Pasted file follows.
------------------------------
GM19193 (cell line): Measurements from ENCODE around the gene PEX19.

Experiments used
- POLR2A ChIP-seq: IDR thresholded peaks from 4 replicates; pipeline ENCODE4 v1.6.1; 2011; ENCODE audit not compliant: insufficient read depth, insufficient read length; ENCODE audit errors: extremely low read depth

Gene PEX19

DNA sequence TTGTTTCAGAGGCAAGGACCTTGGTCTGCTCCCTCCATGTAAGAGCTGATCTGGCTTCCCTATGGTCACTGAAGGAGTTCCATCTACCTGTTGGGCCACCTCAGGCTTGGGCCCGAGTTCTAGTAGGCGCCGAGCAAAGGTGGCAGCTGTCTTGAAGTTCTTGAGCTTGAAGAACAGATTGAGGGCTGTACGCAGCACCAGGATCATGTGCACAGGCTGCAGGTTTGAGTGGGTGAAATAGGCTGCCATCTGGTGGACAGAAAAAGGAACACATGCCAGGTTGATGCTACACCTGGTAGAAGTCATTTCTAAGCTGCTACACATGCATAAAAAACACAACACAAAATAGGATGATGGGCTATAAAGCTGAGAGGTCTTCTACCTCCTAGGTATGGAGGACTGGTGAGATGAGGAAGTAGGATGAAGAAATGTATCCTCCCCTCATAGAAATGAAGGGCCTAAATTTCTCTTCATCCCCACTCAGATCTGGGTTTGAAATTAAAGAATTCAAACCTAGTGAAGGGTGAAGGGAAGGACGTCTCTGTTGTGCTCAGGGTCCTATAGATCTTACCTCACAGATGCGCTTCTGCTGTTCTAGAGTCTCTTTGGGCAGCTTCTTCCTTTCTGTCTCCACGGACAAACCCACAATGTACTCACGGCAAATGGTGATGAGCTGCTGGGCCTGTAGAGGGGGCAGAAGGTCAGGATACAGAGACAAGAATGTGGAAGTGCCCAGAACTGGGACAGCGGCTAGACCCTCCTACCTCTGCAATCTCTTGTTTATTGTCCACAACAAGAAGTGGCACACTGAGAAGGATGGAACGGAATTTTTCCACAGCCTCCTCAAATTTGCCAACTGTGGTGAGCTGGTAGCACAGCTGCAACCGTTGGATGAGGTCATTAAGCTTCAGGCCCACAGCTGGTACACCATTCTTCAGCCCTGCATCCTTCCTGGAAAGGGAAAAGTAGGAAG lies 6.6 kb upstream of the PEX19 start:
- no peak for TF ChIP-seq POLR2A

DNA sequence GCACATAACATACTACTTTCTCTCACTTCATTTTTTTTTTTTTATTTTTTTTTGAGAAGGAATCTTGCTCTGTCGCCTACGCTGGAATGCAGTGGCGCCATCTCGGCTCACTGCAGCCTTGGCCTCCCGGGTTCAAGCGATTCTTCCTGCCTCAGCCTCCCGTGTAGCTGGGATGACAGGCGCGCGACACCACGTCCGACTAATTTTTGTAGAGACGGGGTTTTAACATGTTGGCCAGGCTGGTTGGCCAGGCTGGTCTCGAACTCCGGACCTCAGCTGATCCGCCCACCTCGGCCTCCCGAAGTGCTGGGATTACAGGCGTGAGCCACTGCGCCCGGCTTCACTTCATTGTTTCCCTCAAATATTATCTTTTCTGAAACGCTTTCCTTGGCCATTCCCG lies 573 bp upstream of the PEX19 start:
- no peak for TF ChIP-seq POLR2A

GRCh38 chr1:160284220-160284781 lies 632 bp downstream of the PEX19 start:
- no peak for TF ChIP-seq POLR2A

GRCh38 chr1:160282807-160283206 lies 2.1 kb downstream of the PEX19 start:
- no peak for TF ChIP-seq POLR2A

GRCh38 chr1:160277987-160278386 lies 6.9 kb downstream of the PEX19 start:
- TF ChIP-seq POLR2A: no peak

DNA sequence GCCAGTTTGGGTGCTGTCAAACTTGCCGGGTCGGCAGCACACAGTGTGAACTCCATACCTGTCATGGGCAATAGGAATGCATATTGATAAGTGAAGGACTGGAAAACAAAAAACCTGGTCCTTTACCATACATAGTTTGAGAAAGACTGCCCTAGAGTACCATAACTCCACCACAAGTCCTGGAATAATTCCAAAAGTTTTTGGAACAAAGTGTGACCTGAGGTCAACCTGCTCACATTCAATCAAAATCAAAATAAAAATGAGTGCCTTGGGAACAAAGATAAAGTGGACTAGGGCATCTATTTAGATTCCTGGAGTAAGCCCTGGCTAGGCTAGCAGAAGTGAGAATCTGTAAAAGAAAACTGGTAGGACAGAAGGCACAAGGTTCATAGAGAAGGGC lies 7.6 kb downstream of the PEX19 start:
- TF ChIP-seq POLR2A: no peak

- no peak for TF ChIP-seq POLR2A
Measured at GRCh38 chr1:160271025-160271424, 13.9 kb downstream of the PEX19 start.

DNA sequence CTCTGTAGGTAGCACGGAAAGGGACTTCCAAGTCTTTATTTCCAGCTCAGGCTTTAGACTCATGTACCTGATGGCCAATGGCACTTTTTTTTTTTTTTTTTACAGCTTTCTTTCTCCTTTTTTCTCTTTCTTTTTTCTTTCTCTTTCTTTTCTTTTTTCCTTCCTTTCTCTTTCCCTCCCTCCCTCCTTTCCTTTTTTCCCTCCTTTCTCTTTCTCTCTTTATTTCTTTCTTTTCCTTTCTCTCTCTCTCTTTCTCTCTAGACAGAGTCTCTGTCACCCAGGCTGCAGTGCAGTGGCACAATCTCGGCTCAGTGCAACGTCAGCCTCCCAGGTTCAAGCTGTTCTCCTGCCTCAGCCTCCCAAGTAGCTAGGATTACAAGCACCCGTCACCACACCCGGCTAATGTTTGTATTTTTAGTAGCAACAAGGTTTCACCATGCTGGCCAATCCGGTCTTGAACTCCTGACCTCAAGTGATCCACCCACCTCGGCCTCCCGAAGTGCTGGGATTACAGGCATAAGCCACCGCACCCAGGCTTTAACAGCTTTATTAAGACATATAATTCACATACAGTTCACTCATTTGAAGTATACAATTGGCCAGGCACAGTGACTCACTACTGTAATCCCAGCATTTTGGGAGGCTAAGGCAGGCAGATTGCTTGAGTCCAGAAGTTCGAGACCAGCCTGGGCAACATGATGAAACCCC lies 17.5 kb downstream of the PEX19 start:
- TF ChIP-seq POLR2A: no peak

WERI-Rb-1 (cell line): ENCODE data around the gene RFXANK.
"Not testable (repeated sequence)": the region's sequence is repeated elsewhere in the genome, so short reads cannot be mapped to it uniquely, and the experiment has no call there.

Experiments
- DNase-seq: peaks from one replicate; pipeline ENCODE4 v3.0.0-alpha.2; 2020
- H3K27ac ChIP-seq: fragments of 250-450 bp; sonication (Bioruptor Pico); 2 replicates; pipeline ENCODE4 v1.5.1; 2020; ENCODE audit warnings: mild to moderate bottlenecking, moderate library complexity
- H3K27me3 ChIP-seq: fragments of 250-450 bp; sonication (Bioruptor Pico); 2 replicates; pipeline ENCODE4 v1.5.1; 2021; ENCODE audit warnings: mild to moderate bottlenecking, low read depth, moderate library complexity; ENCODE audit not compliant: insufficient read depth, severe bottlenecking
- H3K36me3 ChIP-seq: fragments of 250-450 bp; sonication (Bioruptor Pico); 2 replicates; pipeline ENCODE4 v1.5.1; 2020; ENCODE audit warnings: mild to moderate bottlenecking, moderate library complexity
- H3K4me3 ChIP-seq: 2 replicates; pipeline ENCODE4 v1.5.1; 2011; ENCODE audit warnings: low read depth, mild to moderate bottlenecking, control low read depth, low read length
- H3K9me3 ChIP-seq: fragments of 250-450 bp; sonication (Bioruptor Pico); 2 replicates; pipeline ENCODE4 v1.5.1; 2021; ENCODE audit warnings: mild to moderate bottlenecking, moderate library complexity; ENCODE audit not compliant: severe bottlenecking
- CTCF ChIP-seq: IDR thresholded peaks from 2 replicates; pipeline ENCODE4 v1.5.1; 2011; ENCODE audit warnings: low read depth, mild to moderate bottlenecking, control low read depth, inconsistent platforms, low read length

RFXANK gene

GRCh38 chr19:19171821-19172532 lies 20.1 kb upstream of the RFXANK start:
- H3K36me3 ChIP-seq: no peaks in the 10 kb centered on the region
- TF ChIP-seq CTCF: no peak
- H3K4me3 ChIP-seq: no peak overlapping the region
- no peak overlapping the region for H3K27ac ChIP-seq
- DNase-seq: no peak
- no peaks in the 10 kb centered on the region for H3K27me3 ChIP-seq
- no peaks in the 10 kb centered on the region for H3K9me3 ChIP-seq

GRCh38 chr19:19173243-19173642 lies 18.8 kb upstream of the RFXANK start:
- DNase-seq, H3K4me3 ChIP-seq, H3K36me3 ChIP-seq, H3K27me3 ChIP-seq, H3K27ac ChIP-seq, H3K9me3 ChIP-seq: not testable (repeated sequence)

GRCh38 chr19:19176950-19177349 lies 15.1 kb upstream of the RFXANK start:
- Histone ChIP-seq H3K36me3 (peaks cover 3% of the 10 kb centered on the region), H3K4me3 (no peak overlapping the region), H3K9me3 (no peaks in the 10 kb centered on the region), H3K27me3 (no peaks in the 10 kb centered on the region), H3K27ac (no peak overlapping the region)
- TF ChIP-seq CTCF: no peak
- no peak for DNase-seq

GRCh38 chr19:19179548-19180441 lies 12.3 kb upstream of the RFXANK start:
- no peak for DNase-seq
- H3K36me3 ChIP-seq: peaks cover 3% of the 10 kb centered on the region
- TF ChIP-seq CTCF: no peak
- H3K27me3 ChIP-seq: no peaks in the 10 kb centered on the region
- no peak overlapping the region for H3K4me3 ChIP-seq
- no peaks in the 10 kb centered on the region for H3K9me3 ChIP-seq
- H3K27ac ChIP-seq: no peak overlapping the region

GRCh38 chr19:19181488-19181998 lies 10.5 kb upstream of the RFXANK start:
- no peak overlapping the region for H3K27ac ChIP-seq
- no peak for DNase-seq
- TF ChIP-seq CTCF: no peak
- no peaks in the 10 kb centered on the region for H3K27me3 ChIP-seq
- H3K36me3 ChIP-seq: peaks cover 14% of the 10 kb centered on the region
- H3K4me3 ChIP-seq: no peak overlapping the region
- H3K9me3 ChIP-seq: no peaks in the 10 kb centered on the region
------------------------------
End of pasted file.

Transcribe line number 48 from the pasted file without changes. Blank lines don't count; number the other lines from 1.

- H3K36me3 ChIP-seq: peaks cover 3% of the 10 kb centered on the region